How does that apply to my winning an argument with my friend? Well, what is my priority? Is it winning the argument? Is it not appearing weak and incapable of holding my own in an argument; must I defend myself whenever I feel attacked? Or is my priority maintaining my relationship with my friend? When that relationship (or my friend) is my priority, the argument does not matter as much. Now, instead of doing anything to win the argument, I will do anything to maintain the relationship. And it matters not whose point of view is correct on this issue or that. When I humble myself in the way Scripture commands, I win every single argument, whether human witnesses agree or not!

I know this sounds overly simplistic, but do not make the mistake of thinking that this is a simple solution. It is not! It is very difficult to do. Many are they who will have difficulty giving themselves up and adopting the appearance of being wrong or weak. Another warning I feel compelled to offer is this: sometimes arguments ensue over sinful behavior and the attempt on the part of someone to address or correct that behavior in someone else. I do not at all mean to suggest that we should avoid confrontation over sin. Scripture is equally clear that an effort must be made to restore those caught up in trespass (Galatians 6:1; 1 Peter 3:15). However, the same principles apply. What is our priority? Is it pointing out the mistakes and sins of others? Or is it the preservation of a soul? If we approach this very necessary obligation in the way Scripture commands, we will be successful in winning the souls of those who will humbly submit themselves to God and His will.

I called this article “How to Win Every Argument,” but it is really about winning souls and maintaining relationships. If you have to “win” and get your way in every argument or disagreement, then your priority is not the relationship you have with your “adversary.” On the other hand, if that relationship is your priority, winning for real makes losing in the eyes of others a lot easier. Aren’t you glad God created us this way? Well, it’s only because He loves you. I love you, too!

Donnie Bates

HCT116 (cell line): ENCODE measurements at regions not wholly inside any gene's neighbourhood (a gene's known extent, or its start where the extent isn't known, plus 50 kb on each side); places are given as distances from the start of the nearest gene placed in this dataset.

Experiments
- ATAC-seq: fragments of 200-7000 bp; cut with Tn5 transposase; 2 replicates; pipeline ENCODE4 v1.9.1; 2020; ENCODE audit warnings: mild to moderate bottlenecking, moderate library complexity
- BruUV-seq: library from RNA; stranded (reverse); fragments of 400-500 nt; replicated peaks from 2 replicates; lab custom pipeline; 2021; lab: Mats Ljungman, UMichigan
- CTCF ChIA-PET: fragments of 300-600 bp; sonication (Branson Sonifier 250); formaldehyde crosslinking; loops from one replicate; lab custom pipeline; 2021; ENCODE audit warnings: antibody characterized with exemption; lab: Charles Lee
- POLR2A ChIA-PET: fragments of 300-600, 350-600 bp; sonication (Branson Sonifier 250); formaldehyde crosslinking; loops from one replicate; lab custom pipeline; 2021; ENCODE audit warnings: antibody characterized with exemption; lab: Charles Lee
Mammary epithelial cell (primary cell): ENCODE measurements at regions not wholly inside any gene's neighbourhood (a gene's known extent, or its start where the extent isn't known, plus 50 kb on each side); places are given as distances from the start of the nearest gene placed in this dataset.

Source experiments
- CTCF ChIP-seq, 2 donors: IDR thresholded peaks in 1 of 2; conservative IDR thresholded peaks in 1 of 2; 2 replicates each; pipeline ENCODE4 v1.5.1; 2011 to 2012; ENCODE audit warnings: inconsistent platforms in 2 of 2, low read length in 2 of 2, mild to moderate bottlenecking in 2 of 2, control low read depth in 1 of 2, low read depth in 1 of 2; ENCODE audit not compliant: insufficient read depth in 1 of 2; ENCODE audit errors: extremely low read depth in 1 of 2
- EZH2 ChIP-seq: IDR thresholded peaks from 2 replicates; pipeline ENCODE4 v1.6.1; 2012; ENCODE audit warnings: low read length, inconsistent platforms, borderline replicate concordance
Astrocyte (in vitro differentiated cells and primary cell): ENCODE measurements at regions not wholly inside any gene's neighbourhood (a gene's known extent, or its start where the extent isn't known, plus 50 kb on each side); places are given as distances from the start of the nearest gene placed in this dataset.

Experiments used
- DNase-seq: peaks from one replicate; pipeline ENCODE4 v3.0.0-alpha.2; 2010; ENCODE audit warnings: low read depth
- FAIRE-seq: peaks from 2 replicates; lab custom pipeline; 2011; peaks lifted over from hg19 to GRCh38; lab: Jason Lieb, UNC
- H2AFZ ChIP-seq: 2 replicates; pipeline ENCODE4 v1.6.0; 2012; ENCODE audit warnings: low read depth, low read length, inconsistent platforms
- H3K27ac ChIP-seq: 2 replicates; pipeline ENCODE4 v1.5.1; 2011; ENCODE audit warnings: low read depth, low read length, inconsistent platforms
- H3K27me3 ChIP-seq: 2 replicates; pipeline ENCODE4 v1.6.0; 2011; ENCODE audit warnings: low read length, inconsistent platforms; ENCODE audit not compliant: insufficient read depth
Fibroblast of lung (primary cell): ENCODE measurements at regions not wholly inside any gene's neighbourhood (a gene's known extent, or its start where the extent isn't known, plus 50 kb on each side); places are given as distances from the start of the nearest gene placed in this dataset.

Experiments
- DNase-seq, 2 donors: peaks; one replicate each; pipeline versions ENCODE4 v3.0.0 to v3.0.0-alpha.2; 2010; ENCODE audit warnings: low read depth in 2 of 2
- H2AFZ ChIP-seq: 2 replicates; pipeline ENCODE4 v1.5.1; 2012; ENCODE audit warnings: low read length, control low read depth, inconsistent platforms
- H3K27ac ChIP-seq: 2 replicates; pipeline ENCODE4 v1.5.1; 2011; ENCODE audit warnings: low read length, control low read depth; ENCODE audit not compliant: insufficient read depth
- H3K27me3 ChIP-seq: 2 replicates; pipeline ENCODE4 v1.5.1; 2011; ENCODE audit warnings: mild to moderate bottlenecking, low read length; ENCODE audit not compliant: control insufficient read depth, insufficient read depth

Who Am I?

What is man that you are mindful of him, and the son of man that you care for him? (Psalm 8:4). I have thought a lot about this verse lately. In fact, I have wondered why God would take any interest at all in me personally. A good friend of mine recently reminded me that such an attitude doesn’t give God much credit, because it suggests He would create something worthless. I suppose I knew that, but I think most of us realize that sometimes there is a disconnect between what our minds know and what our hearts feel.

Who am I, really? I know who I am when I describe myself by my job, by my name, by my position in my family, or the community, but when you peel all that away…who am I? I mean when it comes to considering my self worth. Not long ago someone else made it very clear to me that I am somebody worthwhile simply because of the price that was paid for me. …knowing that you were ransomed from the futile ways inherited from your forefathers, not with perishable things such as silver or gold, but with the precious blood of Christ, like that of a lamb without blemish or spot (1 Peter 1:18, 19). That verse means I’m somebody because Jesus died for me. All those who have submitted to Jesus in humble, obedient faith have been ransomed with this same precious commodity that is so much more valuable than perishable things like silver and gold. And it is vitally important for those who have not so submitted their lives to Christ to understand that word “ransomed” in this passage. It means if you have not submitted to Jesus in humble, obedient faith, you remain in the custody of sin. The good news is that the same blood that ransomed the saved was shed for you, too.